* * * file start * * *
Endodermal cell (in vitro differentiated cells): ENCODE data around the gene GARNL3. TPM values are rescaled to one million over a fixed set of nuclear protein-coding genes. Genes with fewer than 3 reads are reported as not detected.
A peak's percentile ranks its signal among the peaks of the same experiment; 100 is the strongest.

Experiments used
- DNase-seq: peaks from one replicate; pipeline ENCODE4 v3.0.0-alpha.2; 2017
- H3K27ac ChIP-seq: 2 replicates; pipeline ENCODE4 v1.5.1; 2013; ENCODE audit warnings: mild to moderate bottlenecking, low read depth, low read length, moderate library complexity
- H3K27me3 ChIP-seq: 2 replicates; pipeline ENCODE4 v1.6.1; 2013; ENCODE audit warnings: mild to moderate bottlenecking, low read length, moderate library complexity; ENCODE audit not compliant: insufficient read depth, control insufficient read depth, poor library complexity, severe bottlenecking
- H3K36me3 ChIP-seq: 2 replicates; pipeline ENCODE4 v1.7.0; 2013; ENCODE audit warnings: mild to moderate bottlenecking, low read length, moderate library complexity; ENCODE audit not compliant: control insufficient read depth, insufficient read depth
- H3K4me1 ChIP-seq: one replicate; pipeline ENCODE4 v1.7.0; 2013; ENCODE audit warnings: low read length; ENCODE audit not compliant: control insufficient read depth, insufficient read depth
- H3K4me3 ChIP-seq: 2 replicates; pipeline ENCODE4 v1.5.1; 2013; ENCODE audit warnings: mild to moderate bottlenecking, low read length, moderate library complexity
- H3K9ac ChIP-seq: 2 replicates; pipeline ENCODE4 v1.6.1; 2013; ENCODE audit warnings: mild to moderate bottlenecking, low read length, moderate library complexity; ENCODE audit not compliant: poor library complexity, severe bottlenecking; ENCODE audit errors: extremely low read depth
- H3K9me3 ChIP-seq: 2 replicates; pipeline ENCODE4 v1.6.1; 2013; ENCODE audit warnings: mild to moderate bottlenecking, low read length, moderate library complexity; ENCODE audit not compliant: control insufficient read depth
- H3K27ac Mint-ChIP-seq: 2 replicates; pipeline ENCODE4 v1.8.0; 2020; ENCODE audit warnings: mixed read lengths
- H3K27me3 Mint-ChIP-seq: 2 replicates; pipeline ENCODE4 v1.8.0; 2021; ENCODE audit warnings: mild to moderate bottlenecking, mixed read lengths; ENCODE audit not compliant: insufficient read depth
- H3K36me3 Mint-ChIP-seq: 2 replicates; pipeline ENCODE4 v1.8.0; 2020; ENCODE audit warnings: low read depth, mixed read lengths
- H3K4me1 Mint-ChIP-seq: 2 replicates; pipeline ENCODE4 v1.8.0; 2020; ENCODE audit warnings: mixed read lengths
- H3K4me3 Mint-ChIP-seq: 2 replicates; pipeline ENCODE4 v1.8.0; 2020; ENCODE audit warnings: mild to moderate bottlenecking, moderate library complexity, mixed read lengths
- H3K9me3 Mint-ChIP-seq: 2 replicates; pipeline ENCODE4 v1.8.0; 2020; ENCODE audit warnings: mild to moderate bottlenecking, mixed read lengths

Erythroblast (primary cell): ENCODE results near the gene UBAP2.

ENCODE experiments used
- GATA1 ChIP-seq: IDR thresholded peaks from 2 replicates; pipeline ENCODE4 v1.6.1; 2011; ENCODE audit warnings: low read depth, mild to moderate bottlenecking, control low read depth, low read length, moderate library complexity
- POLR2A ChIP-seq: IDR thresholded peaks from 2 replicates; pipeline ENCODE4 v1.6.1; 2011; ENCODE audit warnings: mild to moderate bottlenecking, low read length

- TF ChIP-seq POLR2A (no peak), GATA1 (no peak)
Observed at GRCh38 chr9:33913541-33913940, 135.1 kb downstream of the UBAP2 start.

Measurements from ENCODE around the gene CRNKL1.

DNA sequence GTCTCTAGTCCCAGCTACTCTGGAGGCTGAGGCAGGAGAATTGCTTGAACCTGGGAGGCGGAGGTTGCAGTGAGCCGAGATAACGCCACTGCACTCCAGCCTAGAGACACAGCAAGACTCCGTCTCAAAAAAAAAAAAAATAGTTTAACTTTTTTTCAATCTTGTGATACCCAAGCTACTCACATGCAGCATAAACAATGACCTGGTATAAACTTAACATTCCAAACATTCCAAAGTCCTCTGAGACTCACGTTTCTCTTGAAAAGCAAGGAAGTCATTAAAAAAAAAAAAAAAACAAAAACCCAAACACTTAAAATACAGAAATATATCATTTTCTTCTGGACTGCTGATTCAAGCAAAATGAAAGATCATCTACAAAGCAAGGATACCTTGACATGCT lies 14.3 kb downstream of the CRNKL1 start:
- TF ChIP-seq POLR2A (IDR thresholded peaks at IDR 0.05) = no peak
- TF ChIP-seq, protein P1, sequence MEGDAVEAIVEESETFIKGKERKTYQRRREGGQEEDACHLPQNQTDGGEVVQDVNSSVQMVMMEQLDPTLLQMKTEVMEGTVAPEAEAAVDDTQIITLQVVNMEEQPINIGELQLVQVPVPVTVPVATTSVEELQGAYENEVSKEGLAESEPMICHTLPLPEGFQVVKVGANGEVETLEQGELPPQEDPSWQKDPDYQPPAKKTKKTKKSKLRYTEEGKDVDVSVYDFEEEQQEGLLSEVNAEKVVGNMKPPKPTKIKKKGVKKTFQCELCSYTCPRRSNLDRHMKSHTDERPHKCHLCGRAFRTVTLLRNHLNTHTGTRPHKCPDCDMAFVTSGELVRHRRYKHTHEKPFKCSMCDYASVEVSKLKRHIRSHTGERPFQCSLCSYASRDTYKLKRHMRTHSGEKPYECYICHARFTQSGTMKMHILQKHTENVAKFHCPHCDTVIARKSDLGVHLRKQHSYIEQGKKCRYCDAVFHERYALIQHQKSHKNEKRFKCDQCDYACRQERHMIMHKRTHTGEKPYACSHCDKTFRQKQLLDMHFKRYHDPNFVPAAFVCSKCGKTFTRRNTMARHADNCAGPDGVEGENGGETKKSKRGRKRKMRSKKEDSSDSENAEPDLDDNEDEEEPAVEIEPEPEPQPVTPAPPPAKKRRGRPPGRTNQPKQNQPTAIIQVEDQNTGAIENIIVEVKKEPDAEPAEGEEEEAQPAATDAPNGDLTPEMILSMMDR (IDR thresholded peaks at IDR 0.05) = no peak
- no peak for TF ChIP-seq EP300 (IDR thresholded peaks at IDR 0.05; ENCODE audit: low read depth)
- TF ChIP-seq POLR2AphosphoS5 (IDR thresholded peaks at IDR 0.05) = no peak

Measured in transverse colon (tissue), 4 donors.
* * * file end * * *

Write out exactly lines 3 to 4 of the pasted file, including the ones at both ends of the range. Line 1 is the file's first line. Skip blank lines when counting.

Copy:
Experiments used
- DNase-seq: peaks from one replicate; pipeline ENCODE4 v3.0.0-alpha.2; 2017